Example 3:  Strain And Sprain Injuries Of CNC Machine Operators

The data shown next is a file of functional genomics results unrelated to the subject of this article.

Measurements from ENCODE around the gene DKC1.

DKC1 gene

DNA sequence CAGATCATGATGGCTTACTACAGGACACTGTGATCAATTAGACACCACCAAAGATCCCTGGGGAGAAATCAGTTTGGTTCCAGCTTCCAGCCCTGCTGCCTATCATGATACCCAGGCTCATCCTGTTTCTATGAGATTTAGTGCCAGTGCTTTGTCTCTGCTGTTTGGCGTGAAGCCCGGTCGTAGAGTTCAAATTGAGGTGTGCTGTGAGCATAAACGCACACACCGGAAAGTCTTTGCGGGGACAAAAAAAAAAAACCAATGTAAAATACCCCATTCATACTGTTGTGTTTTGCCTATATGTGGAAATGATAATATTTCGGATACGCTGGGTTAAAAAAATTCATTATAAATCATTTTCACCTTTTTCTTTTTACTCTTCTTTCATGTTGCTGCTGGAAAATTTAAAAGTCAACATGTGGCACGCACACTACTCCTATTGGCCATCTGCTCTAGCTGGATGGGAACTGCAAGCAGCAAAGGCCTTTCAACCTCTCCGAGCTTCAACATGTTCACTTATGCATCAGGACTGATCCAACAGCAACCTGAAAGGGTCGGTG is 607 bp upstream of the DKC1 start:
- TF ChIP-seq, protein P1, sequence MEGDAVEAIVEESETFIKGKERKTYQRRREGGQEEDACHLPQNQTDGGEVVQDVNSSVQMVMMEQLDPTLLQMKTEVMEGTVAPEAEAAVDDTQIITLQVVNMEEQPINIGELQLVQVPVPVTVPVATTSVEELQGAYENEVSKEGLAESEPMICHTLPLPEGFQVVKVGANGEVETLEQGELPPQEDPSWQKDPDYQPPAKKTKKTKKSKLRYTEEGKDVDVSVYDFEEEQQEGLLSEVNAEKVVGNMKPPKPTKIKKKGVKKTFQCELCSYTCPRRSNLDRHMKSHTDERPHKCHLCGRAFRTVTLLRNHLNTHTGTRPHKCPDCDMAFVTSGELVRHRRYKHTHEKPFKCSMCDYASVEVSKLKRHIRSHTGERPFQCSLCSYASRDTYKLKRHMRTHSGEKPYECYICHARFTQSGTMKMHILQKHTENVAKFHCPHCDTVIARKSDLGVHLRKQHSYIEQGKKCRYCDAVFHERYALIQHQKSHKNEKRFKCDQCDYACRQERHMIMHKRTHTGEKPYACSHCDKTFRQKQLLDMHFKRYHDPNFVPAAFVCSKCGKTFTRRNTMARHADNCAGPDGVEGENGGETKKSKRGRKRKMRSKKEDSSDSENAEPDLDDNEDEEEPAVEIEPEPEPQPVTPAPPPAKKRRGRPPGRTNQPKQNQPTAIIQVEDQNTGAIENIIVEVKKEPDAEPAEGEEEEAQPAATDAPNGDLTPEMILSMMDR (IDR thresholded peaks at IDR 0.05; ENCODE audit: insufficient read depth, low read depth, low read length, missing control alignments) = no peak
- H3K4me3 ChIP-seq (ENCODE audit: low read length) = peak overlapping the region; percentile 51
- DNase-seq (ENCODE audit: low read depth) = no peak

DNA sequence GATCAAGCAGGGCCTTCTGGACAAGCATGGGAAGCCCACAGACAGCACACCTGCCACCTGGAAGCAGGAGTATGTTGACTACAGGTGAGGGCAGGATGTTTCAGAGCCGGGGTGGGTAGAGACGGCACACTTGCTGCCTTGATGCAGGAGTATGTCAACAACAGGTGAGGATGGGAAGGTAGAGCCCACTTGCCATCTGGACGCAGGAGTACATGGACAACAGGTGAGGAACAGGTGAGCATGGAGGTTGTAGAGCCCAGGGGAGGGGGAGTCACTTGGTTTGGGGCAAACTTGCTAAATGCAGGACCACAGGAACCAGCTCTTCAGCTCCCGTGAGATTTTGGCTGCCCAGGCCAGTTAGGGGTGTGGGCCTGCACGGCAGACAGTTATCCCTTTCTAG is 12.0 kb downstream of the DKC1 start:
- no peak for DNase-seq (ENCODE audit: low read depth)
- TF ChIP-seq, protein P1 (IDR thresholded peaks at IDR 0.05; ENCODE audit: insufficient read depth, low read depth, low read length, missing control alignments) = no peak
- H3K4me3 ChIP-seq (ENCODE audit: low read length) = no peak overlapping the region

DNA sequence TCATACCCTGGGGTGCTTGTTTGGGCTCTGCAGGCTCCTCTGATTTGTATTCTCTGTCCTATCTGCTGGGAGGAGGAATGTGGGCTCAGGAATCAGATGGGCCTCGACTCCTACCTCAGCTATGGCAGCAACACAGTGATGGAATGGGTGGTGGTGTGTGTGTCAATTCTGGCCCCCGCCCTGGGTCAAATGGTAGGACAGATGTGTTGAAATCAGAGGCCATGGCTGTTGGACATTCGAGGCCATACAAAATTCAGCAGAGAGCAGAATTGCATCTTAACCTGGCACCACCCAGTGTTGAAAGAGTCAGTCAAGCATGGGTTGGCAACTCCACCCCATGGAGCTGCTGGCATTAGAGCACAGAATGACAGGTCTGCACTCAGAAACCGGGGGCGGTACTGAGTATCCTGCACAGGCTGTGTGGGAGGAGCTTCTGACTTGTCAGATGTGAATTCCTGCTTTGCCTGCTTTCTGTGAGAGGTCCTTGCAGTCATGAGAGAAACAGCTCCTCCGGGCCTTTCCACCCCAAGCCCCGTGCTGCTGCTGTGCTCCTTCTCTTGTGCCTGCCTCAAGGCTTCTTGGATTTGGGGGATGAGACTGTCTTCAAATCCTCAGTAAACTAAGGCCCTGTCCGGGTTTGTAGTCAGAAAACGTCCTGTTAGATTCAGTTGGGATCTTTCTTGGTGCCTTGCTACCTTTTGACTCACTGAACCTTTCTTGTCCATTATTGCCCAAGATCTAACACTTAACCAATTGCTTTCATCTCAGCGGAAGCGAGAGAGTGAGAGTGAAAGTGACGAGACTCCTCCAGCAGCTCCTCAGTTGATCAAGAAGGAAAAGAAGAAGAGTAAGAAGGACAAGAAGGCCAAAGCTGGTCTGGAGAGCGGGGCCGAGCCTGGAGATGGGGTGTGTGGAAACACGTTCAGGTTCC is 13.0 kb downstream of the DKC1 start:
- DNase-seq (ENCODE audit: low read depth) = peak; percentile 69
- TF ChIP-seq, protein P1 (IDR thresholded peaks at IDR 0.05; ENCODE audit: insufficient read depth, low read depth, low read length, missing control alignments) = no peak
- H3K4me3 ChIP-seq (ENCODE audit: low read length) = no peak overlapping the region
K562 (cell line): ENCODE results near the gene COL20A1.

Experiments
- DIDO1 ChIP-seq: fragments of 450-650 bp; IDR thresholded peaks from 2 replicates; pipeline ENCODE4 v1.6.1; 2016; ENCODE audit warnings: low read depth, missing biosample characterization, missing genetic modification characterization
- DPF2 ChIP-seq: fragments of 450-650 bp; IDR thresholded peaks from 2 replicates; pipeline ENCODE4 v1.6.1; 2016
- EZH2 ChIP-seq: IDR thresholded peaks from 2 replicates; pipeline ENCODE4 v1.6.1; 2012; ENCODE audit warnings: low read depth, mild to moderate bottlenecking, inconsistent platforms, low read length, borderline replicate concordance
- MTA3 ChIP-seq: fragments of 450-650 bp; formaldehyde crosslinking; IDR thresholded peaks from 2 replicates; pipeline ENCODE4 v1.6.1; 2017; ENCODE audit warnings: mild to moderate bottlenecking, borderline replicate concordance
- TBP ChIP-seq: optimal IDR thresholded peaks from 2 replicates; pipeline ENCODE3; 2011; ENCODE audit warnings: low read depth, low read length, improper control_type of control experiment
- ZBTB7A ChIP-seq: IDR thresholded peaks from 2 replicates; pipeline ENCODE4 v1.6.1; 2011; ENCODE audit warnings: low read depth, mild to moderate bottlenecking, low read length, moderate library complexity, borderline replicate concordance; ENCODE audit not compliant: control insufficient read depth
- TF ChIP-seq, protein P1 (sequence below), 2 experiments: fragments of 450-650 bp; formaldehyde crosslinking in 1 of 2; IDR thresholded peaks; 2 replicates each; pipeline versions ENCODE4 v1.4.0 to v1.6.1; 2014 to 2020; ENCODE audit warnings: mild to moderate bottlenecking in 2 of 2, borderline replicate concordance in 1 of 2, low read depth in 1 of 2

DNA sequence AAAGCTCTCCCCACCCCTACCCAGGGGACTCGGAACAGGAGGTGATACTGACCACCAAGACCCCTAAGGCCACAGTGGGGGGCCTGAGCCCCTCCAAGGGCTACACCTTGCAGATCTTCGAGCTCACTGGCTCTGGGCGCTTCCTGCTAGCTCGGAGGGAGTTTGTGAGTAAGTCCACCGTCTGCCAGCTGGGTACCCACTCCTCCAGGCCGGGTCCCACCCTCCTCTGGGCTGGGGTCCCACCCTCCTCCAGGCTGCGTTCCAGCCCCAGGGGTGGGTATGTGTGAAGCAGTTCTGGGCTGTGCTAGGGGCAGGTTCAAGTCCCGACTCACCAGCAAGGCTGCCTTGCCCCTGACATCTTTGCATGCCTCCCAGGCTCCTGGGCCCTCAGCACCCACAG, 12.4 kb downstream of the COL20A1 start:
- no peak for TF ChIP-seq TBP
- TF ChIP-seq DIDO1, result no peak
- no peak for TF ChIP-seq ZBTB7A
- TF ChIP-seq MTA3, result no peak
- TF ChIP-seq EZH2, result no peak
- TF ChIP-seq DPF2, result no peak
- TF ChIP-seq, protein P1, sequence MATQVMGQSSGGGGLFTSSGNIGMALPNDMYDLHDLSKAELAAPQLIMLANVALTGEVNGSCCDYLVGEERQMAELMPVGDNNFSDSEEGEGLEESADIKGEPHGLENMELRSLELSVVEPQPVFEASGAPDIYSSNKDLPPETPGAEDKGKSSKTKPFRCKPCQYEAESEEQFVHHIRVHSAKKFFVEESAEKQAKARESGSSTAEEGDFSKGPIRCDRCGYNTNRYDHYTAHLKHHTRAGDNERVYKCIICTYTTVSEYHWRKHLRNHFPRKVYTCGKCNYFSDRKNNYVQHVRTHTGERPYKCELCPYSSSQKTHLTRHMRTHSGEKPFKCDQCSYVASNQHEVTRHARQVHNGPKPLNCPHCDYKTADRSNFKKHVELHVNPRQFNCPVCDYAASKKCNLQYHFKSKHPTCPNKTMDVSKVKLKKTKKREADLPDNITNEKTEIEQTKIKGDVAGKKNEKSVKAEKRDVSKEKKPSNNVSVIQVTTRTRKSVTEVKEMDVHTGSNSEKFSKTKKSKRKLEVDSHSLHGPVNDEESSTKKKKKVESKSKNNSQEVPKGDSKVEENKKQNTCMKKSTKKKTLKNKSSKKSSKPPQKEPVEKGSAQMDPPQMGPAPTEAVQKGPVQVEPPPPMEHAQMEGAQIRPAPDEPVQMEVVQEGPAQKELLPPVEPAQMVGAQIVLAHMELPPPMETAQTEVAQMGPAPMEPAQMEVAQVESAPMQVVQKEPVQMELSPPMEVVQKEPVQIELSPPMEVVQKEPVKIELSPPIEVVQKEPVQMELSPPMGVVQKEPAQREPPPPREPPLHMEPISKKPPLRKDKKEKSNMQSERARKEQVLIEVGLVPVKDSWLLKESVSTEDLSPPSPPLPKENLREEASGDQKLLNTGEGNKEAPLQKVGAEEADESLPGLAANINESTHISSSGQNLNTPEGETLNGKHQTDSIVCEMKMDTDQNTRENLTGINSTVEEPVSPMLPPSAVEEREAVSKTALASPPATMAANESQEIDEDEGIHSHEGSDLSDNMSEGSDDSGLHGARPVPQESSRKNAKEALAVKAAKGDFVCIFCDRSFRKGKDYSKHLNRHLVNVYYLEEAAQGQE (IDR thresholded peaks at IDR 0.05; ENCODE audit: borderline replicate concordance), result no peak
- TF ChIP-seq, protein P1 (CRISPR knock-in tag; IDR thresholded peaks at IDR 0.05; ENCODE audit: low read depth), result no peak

CNC Specialties was experiencing a high number of injuries to their machine operations.  The injuries were primarily carpal tunnel, forearm tendinitis and neck strains as they had to debur and buff small parts after they were machined.  The impact to the company from these injuries was $40,000 medical costs, 42 lost work days, 64 restricted work days and an increase in their workers’ compensation insurance modification rate. The average size of the parts was pretty small, between ½” and 4” long with diameters less than 1”.  Operators would hold the parts in one hand while using small knives to debur and they would hold the part in their hand when buffing.  There were a few exceptions where fixtures were made to hold parts but even the fixtures were typically small and only certain operators had the experience and skills to make fixtures.  Some parts required the use of microscopes to see the burrs.  The HR manager with collaboration from the CNC supervisors looked at the issue and attempted to use physical therapy ideas and physical ergonomics principals to try to resolve it.  The solutions included teaching the operators stretching exercises to do during their work shift, proper positioning/neutral posture of hands and forearms and how to adjust their chair so there eye height would match the height of the microscope. Unfortunately, the result of these efforts did not reduce the injuries.   This company used Lean throughout their facility and had 5S’d everything so it was neat and clean.  They utilized visual management for all of their tools and supplies.  For had created standard work binders for each manufactured part that the operators followed and updated as needed.  It included the standard (expected) number of parts to be produced per hour. Now let’s compare what happened when L.E.S.S. ™ was used at this point.